There’s a deepening sense of isolation. The foreign minister, unrecognised internationally, is cut off, save from the diplomatic presence of Iran, Russia and a few others. The only other foreigners in town are almost all working with the UN.

I also meet the speaker of parliament, a member of Saleh’s GPC party. He seizes the opportunity of a rare visit by a foreigner to fill the hall with parliamentarians and members of the press. Like many in Sanaa, he is eager to get his messages out about the humanitarian cost of continuing the conflict, and the way the West is worsening Yemen’s divisions by taking sides and recognising the other party in the conflict as the “legitimate” government.

It is hard to overstate the impact of this isolation of the Huthi/Saleh alliance, and how much of an echo chamber Sanaa has become as a result. There is no doubt that this alliance has significant popular support in the city and other areas under its control. Yet with minimal UN or diplomatic contact, there are few bridges between the effective rulers of north Yemen and the outside world. The Huthis have reinforced their isolation by detaining foreigners, especially Americans, and both the Huthis and Saleh’s forces have at times refused to meet with and/or denied entry to UN negotiators.

April Longley Alley meets with the speaker of parliament Yahya Ali al-Raee in Sanaa, Yemen, on 22 April 2017. CRISISGROUP/April Longley Alley

This isolation is clearly militating against negotiation and compromise. The closure of Sanaa airport in particular is compounding the siege mentality. Everyone wanting to leave must organise perilous, day-long trips across the front lines to Aden, which is under the control of the internationally recognised government. The journey takes nearly twice as long as before the war, the traveller is subjected to military checkpoints and harassment, and none with a political profile can feel secure they will reach their destination. Northerners are no longer welcome in the south and several people I speak with in Sanaa have been harassed and/or detained in southern territory.

For all intents and purposes, the people of Sanaa are stranded and can’t leave unless they feel forced to take a real risk, whether it is for medical attention, for family reasons or to study. If there’s one thing everyone I meet would like to see, it is the reopening of the airport. But people aren’t necessarily wanting to escape. In fact, many are stranded outside and would like to return.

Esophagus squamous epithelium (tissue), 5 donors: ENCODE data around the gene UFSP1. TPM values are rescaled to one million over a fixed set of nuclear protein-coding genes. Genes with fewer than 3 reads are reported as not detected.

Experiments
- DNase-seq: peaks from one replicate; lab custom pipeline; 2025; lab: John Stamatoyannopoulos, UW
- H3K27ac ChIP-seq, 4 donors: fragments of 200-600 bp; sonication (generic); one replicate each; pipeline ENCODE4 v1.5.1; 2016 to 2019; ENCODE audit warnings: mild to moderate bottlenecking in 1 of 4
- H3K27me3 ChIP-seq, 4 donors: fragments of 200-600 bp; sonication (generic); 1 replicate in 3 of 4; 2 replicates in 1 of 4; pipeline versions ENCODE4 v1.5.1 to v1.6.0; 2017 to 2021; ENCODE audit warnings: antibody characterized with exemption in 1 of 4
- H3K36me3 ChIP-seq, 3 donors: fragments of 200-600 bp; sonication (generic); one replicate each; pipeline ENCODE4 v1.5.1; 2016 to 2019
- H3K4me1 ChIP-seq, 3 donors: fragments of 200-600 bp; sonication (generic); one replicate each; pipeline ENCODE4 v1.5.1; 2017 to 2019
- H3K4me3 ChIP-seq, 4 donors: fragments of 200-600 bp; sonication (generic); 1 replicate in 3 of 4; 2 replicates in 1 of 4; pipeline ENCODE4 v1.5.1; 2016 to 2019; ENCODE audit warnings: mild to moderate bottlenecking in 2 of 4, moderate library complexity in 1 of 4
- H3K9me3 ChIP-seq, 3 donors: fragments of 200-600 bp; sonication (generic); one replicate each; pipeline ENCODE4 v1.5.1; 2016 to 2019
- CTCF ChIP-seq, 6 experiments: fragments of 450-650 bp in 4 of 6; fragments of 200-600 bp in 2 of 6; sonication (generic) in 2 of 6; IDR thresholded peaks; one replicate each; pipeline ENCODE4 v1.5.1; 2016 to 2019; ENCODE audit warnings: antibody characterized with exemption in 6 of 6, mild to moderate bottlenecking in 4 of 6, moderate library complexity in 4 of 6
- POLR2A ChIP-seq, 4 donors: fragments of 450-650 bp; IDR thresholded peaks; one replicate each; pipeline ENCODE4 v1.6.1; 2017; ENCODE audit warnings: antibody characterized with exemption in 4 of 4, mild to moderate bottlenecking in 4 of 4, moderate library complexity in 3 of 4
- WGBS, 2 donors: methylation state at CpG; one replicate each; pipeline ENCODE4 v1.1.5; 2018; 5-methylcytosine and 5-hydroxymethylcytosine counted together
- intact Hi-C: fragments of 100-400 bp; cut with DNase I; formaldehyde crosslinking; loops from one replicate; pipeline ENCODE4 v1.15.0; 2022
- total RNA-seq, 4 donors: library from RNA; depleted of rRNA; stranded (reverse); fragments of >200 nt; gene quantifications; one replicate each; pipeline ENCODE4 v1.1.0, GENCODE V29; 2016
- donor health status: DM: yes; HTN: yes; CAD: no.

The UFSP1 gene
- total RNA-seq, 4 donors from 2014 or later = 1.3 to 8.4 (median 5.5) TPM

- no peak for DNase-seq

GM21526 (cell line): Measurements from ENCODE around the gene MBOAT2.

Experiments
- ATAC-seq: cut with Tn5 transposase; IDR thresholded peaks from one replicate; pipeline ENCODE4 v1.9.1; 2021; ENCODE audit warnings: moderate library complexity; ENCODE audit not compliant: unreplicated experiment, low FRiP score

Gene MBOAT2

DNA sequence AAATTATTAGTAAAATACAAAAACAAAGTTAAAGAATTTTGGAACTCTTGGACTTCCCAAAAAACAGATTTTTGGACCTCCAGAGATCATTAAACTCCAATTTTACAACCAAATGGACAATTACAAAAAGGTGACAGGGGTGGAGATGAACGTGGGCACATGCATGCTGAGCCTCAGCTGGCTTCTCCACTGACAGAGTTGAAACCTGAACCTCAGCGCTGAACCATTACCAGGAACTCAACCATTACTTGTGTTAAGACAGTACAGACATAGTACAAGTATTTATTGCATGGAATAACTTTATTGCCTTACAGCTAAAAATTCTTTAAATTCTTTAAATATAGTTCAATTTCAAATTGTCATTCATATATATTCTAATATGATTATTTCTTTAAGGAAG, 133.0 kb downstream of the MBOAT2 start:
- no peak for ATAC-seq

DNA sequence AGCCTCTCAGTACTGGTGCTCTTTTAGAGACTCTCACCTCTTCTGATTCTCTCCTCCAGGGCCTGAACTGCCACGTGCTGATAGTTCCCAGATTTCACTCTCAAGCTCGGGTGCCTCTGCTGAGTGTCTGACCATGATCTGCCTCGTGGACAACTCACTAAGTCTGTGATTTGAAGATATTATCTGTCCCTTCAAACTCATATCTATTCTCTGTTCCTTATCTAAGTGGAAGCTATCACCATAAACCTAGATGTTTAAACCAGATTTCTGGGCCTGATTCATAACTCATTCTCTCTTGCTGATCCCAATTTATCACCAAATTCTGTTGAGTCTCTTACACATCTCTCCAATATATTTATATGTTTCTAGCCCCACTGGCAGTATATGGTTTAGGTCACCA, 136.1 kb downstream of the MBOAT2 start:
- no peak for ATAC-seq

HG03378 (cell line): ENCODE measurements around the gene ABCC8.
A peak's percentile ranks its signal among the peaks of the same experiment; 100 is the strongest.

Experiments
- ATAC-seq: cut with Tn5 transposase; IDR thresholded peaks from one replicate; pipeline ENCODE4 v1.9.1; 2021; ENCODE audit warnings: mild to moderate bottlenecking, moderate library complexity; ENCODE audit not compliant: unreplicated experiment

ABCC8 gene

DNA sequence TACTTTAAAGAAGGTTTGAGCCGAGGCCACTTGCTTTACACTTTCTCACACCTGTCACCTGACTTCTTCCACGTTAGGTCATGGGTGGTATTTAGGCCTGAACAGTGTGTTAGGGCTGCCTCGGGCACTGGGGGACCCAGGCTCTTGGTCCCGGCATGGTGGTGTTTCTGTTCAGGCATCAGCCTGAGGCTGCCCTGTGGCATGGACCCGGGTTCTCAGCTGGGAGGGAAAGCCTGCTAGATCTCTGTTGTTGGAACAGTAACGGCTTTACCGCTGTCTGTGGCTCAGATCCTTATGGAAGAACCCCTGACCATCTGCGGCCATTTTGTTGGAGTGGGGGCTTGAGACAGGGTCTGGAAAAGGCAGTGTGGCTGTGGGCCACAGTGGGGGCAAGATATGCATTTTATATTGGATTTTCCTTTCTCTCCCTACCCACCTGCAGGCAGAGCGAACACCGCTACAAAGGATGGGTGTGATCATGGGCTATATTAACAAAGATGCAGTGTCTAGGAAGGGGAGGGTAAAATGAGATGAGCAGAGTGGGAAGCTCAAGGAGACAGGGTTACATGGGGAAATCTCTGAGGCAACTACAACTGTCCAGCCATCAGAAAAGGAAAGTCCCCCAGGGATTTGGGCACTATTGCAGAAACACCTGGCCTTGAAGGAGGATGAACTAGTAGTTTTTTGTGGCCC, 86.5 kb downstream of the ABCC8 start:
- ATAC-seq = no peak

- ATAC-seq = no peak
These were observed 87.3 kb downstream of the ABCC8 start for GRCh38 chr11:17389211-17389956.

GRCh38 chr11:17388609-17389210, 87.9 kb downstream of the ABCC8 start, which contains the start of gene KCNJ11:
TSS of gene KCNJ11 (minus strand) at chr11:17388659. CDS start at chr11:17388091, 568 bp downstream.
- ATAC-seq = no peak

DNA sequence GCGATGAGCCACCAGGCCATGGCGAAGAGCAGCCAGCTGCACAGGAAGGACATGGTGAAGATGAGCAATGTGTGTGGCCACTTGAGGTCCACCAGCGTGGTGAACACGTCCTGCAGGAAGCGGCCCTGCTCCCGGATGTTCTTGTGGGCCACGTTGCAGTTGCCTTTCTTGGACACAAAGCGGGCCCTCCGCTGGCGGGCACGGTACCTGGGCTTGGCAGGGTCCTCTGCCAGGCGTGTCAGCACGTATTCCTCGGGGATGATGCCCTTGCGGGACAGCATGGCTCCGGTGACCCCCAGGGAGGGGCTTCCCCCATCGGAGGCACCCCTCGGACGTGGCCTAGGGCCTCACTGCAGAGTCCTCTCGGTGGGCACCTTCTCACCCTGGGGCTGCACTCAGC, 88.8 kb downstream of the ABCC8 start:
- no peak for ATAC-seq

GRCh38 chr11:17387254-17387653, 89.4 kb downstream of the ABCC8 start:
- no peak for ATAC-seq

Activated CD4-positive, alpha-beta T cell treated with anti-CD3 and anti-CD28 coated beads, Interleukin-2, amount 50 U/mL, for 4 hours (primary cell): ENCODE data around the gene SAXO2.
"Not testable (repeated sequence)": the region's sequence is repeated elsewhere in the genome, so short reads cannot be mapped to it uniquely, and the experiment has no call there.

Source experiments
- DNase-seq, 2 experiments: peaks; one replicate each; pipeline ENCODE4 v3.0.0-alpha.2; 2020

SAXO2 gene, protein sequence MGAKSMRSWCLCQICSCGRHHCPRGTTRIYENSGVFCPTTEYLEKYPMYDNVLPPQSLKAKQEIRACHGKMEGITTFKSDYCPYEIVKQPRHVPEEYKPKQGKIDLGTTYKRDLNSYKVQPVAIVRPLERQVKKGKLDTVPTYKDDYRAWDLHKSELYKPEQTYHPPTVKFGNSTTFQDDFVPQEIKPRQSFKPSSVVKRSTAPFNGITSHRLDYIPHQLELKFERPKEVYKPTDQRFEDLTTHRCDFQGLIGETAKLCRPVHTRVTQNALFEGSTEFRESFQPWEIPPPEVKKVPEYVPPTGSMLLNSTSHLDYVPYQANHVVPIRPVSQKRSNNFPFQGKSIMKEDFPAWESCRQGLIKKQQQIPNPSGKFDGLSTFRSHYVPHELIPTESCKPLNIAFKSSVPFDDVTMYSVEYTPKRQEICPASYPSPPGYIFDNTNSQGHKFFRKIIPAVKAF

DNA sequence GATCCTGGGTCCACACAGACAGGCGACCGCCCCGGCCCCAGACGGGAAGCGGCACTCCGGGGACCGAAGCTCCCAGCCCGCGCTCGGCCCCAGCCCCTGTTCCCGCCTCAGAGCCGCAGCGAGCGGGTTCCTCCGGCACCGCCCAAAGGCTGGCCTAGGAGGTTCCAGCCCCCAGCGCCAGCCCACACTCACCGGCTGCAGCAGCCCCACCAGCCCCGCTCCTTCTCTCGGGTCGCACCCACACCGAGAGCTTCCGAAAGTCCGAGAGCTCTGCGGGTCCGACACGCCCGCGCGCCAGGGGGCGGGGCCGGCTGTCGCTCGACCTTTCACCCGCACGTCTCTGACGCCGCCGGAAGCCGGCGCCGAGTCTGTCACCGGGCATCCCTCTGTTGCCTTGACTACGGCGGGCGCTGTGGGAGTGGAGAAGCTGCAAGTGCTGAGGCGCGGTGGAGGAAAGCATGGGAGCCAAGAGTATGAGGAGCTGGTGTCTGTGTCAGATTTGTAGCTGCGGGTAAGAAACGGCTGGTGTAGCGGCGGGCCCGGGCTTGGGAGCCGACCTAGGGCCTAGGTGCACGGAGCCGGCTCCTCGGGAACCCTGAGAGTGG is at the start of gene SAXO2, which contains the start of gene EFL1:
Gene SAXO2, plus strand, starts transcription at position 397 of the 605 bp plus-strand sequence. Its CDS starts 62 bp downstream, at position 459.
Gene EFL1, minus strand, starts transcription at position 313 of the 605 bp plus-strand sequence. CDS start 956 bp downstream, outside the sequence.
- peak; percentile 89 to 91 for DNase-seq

The Search for Peace

As the days fly by I am so much back in my element that I mix up the date of my departure. I try to prolong my stay but the complex bureaucracy makes this impossible. I don’t want to leave. I remember how the war forced me out before, and I’m anxious that it will again be much too long before I can come back.

My whirl of meetings and impressions make me conscious that Yemen’s social fabric has been stretched and frayed, but not torn completely. Communities are working together at the local level to feed those in need. The idea and desire for diversity of opinion is present in Sanaa, even if there is little pluralism for now. Women, too, are playing an increasingly important role, especially on the dangerous divide between the Huthis and Islah. Islah women, for instance, are doing the hard work of following up on cases of disappearances or jailings of Islah members. Because people trust the women more and fear them less, their involvement can ease tensions. Many average Yemenis are swimming against the strong tides of sectarianism and social fragmentation engulfing the country and the region.

Yemenis are pining for a path out of the war. It will be tricky to find a solution to the confusingly regionalised aspect of the conflict, which must satisfy both Saudi political and security concerns while not trampling Yemenis’ honour or their various red lines in politics or security. Saudi Arabia, like many Yemenis, is concerned that Iran is gaining a foothold in the country through the Huthis. They also worry about security on their border and likely want to have significant influence over any new government in Sanaa. The Huthi/Saleh bloc is sensitive to any solution that would be perceived as surrender to Saudi Arabia or the Hadi government. They must work with local constituencies that are seething with revenge toward their northern neighbour.